More about Warsaw

A true survivor, Warsaw was probably the worst located city at the time of WWII - at the wrong place at the wrong time. Severely brutalized, it has admirably borne its cross and scars of injury with dignity and forbearance. Rebuilt on the foundations of hardship and a traumatic history, the city does have sections where very visible reminders of its harrowing past, like the execution memorials on street corners, and the bleak commie-style architecture (which isn't all that ugly as it's made out to be!). Today, it is Poland's largest industrial centre and the focal point of the nation's economic growth.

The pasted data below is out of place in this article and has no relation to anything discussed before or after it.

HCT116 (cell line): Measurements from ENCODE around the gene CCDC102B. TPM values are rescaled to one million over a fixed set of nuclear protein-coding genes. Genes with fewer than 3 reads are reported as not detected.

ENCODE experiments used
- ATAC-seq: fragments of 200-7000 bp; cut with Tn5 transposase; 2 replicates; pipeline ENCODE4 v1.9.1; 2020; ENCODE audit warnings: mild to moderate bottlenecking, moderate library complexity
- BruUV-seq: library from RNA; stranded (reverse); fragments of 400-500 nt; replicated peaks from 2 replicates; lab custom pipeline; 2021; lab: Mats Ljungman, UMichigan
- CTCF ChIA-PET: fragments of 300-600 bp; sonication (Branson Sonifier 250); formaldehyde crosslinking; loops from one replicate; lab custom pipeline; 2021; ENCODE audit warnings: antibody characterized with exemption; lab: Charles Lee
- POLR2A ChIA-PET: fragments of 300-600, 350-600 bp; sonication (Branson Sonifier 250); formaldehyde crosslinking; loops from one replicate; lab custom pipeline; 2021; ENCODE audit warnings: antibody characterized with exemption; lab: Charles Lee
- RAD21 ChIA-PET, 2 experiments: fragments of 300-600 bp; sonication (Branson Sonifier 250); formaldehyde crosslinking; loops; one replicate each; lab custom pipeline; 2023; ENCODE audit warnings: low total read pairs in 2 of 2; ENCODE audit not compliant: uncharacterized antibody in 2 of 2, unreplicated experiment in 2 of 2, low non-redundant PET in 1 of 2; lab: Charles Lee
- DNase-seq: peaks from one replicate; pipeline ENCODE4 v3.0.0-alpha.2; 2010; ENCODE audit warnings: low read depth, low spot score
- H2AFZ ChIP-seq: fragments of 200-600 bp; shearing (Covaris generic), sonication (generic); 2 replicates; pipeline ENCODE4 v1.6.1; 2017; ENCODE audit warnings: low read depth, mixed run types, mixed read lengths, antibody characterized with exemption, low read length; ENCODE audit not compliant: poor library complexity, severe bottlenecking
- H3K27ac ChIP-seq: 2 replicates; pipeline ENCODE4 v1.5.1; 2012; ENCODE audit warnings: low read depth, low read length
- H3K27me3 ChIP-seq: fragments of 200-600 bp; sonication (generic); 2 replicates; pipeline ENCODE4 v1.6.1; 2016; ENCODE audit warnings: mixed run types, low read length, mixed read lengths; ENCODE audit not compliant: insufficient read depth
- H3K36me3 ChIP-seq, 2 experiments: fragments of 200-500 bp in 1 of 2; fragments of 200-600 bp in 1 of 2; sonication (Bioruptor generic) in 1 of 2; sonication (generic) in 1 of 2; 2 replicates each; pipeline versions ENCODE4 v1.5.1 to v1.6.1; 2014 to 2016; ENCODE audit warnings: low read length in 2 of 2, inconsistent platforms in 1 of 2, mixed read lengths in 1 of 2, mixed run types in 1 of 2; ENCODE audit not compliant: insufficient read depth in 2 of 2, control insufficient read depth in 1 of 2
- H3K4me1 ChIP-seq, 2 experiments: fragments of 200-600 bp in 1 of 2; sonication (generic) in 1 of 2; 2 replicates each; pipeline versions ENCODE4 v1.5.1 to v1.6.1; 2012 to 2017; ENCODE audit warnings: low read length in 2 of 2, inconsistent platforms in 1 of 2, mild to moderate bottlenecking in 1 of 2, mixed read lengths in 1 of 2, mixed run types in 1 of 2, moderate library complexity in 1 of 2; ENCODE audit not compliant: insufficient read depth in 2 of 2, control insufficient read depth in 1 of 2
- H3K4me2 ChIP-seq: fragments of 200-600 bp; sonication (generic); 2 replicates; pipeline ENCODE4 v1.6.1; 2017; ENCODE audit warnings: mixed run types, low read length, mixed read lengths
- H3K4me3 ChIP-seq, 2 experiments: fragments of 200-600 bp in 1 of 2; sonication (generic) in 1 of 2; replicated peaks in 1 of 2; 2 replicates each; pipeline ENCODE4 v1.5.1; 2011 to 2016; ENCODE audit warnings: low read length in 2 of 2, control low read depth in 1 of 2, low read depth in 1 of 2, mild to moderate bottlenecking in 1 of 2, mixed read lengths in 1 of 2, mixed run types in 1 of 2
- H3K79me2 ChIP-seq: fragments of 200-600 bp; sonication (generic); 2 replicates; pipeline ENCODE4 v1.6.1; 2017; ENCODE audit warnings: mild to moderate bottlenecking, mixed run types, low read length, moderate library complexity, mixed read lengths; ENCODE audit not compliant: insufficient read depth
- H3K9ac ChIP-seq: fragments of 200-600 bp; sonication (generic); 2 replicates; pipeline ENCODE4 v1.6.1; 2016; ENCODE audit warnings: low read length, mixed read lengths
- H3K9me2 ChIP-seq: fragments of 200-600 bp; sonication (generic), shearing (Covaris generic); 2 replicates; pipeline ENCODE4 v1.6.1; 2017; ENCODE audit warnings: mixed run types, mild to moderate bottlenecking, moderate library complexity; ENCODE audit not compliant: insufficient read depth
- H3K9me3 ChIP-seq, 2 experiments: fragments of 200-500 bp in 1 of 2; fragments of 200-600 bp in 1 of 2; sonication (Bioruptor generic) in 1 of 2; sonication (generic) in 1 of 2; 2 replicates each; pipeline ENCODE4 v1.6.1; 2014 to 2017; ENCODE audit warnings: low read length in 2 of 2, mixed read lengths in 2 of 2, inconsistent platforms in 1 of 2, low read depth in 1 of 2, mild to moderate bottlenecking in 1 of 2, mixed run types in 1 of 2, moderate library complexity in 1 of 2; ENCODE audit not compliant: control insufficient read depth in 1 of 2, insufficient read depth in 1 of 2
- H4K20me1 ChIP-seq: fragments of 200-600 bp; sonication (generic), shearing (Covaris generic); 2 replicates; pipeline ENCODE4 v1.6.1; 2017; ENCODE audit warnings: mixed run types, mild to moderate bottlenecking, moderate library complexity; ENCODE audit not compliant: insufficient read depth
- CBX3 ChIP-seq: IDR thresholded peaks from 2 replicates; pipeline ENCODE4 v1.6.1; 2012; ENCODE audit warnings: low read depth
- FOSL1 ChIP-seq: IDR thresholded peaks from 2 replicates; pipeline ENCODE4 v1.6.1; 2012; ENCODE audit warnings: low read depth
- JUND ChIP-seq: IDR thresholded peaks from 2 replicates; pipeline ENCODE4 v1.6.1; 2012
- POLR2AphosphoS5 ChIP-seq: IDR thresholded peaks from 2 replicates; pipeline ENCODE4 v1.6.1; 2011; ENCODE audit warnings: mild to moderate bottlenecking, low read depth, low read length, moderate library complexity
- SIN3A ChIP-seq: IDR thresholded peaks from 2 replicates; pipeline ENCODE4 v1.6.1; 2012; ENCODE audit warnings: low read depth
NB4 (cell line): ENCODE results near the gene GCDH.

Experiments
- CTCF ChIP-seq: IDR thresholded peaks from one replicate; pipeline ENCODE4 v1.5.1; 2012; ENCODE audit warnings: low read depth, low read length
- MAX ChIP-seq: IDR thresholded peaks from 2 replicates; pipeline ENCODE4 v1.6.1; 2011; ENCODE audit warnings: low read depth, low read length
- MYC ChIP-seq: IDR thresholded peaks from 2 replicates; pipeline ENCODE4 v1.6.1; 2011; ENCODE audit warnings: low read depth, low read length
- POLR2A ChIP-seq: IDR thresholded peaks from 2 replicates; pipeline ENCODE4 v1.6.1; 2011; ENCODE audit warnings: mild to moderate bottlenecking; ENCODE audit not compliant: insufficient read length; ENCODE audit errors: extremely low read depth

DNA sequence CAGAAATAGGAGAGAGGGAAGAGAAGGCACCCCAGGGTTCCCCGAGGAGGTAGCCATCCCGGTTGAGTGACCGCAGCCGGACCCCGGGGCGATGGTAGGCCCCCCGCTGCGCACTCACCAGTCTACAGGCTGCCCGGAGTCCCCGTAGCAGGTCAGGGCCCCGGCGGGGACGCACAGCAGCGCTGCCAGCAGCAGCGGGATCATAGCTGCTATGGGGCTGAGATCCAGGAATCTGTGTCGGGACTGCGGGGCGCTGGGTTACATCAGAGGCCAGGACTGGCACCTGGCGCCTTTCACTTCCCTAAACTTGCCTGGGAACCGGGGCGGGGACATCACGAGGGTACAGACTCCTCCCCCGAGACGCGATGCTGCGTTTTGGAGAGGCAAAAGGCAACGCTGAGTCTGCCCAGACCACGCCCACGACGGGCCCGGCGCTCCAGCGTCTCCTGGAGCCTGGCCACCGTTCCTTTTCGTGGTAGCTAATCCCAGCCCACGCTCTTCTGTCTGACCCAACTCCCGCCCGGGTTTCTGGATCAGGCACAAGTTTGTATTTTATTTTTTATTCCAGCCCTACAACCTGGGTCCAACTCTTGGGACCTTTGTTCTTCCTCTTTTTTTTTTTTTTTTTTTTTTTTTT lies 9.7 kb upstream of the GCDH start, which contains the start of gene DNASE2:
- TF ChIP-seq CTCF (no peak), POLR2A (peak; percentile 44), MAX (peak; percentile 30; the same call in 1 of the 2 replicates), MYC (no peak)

Yet, in the midst of that cheerlessness, one can find architectural attractions, like the Old Town, which was rebuilt from scratch after the war, churches, monasteries, plenty of interesting museums; and a full calendar of renowned cultural activities like The International Chopin Piano Competition, the International Jazz Jamboree Festival and even a poetry festival. Warsaw has a number of interesting museums, a host of theatres and the national philharmonic and several operetta companies, for the interested tourist.

Warsaw is situated in the east-central part of Poland, in the Mazowieckie province, and the city spans the Wisla (Vistula River), which runs through it, south to north.